Endothelial cells play an essential role in maintaining vascular homeostasis, such as controlling inflammation, regulating platelet aggregation, and preventing thrombosis.[9] Dysfunction of endothelial cells has been identified as a central feature of COVID-19.[10] The abnormal elevation of soluble endothelial biomarkers, such as vascular cell adhesion molecule-1 (VCAM-1), intercellular cell adhesion molecule-1 (ICAM-1), P-selectin, and fractalkine, is closely related to the development of arteriosclerosis,[11] which is the underlying pathology of coronary artery disease,[12] peripheral artery disease,[13] and cerebrovascular disease[14] in most cases. Therefore, the severity of endothelial dysfunction is associated with increased cardiovascular risks, and it is of great significance to monitor endothelial biomarkers in patients recovering from COVID-19.
In this study, we investigated demographics, laboratory findings, symptoms, electrocardiogram manifestations, screened lower extremity thrombosis and measured serum endothelial biomarkers of participants one year after discharge, thus evaluating long-term cardiovascular risk in patients recovered from COVID-19.


Study design and participants. From Mar 16 to Mar 28, 2021, 473 survivors of COVID‐19, who had been previously hospitalized from Jan 24 to Mar 18, 2020, in Huanggang, Hubei, China, were recruited to this cross-sectional cohort study. The inclusion criteria were adults previously diagnosed with COVID‐19 (positive in a reverse‐transcription polymerase chain reaction for SARS‐CoV-2), and the stratification of disease severity has been described in our published report.[15] Of these patients, 114 cases were excluded for diabetes, suffering from chronic systemic infection, malignant tumors or hematological and autoimmune diseases, pregnancy, chronic smoking (defined as 20 pack-years), long-term use of medications (angiotensin-converting enzyme inhibitors, angiotensin II type-1 receptor antagonists, corticosteroids or statins), and fourteen recovers did not show up for the follow-up appointment (Figure 1). As a result, 345 survivors were recruited into the study from Mar 1 to 30, 2021 from Mar 1 to May 30, 2021. During this time, 119 age and sex-matched healthy controls, medical personnel at Hunan Provincial People's Hospital, were recruited during the annual routine physical examination. All medical staff has repeatedly undergone throat swab screening to exclude SARS-CoV-2 infection every 1 to 2 weeks since the pandemic. Moreover, those who were pregnant, long-term using medications or chronic smoking, or suffering from diabetes, chronic systemic infection, malignant tumors or hematological and autoimmune diseases were excluded.

Figure 1 Figure 1. Flow chart of patients with COVID-19 discharged from Huanggang Hospitals between January 24 to March 18, 2020.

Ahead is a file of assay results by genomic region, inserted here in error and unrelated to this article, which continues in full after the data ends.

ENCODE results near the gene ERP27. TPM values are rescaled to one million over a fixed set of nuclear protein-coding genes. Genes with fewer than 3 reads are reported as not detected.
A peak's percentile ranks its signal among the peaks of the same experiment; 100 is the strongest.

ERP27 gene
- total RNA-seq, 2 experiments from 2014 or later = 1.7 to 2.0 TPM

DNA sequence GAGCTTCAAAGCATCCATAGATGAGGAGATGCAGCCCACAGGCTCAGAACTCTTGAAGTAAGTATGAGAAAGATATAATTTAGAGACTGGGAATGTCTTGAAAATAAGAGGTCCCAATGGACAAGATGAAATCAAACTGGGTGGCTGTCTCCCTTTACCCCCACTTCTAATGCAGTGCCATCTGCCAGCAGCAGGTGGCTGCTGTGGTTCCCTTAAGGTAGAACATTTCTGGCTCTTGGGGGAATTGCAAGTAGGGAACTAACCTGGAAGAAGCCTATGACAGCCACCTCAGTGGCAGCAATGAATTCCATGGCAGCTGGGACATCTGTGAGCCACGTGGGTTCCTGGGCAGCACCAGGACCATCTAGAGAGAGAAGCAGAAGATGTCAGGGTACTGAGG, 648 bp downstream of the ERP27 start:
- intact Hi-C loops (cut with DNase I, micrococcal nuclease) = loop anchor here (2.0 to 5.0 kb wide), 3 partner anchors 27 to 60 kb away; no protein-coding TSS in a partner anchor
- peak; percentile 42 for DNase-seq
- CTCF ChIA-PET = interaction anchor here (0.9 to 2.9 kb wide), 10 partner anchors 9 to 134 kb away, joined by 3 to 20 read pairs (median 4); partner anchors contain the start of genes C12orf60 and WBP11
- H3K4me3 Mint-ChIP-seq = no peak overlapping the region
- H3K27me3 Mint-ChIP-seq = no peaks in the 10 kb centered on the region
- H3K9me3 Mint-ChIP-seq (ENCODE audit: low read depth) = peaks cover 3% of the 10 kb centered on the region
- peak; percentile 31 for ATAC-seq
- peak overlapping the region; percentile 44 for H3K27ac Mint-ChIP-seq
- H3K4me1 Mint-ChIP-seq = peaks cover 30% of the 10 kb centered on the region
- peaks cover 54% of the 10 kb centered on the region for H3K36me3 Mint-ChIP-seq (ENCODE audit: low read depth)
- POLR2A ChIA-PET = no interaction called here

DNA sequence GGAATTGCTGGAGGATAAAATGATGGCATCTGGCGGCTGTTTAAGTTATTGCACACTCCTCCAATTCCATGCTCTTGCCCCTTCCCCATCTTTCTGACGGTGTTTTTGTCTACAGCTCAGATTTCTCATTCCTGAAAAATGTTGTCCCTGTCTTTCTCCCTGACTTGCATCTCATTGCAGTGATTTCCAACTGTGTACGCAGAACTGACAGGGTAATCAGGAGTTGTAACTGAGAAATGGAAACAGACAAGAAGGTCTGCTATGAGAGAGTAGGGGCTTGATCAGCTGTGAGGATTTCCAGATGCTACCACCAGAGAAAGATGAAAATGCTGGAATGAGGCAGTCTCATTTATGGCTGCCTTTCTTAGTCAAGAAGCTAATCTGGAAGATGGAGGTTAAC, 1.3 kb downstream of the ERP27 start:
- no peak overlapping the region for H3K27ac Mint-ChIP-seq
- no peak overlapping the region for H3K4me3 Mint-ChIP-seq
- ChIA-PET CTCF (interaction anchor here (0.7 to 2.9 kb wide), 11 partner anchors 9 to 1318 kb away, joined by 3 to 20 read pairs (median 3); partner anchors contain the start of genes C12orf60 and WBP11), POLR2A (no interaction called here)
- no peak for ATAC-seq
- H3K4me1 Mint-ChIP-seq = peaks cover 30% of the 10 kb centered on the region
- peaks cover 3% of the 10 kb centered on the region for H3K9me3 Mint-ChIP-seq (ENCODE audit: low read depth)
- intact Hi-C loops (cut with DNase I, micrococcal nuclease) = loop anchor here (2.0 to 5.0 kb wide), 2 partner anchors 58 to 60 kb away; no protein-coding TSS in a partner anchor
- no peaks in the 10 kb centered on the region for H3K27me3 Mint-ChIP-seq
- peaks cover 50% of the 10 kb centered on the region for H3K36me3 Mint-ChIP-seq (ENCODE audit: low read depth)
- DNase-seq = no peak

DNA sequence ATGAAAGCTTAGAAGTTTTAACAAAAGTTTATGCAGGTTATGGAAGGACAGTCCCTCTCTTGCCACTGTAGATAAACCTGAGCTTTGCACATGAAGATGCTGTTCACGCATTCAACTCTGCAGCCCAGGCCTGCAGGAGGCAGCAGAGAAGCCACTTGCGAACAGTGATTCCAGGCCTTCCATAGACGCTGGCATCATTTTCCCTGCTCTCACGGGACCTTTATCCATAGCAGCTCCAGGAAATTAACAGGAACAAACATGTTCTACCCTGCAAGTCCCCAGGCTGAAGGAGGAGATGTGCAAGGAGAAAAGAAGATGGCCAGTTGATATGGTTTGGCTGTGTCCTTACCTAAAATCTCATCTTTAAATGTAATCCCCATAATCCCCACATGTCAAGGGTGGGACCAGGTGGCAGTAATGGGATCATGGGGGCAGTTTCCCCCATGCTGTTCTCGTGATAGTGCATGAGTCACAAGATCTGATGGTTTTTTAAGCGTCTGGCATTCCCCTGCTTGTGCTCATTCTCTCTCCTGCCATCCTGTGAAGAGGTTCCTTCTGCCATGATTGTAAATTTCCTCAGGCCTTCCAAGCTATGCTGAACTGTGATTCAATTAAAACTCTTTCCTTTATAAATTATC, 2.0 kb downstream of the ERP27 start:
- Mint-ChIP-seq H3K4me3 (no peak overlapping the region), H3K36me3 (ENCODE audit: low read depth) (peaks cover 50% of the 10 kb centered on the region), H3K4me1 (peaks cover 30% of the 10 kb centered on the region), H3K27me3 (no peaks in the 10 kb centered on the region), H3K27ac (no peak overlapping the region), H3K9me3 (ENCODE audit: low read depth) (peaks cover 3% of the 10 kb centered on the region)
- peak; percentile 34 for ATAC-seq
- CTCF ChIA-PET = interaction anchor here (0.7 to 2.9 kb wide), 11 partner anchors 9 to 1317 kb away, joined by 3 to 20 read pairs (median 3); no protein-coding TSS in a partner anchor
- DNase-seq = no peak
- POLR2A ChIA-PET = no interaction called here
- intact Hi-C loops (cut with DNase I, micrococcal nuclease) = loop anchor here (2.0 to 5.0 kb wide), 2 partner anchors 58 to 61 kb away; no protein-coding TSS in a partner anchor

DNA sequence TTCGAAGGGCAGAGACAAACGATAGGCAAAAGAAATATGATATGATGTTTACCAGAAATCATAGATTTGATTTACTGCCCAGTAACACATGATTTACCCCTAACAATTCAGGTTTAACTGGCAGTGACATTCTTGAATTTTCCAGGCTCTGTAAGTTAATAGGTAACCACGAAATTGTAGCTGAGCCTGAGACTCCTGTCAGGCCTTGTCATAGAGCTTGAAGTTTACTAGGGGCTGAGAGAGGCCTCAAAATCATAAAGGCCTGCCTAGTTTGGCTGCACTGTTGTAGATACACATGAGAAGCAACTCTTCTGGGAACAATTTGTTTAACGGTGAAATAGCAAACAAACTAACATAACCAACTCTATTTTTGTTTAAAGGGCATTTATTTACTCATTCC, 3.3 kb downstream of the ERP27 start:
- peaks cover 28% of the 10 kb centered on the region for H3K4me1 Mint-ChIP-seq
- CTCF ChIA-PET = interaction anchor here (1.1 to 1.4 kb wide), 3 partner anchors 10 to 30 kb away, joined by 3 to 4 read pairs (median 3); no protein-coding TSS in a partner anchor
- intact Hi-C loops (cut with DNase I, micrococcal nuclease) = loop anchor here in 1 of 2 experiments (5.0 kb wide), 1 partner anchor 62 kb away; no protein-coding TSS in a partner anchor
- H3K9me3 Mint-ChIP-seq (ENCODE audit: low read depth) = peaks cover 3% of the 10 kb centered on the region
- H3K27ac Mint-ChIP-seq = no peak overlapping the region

#A self-reported symptom questionnaire included Low-grade fever, Fatigue or muscle weakness, Palpitations, Chest tightness or shortness of breath, Dizziness. *Laboratory tests included routine blood tests, biochemical and immunologic tests, the plasma levels of CRP, IL-6, and D-dimer, and the serum levels of VCAM-1, ICAM-1, P-Selectin and fractalkine.
Abbreviations: ACEIs: angiotensin-converting enzyme inhibitors; ARBs: angiotensin II type-1 receptor antagonists.

Collection of clinical data. According to the guidelines of the National Health Commission of China, in the cohort, survivors were divided into the mild group and the severe group according to the severity of the disease during previously acute infection, as described in our previous report.[15] In addition, all the survivors were subjected to a standardized symptom questionnaire and received a physical examination, electrocardiogram, and ultrasonography of the lower extremities for detecting deep venous thrombosis. All data were collected and triple-checked by three physicians.
Sample collection and processing. Blood samples were taken from each participant by standard venipuncture in a fasting state on the day of appointments. Routine blood tests, biochemical and immunologic tests, and the plasma levels of C-reactive protein (CRP), interleukin (IL)-6, and D-dimer were measured by conventional laboratory methods. The serum for endothelial biomarker detection was isolated by centrifugation for 15 minutes at 1500×g and frozen at -80°C until thawed and analyzed.
This study has strictly followed the recommendations of the Helsinki Declaration. Therefore, the institutional review boards of the Medical Ethics Committee of the Hunan Provincial People's Hospital approved this study (NO.2021-92), and all participants signed informed consent.
Enzyme-linked immunosorbent assays for serum endothelial biomarkers measurement. Quantitative measurement of serum soluble VCAM-1, ICAM-1, P-Selectin and fractalkine was tested for survivors and healthy participants using 96-well enzyme-linked immunosorbent assay kits (Boster Biological Technology Co. Ltd, Wuhan, China). Quality control was carried out strictly following the manufacturer's instructions for each batch of tests.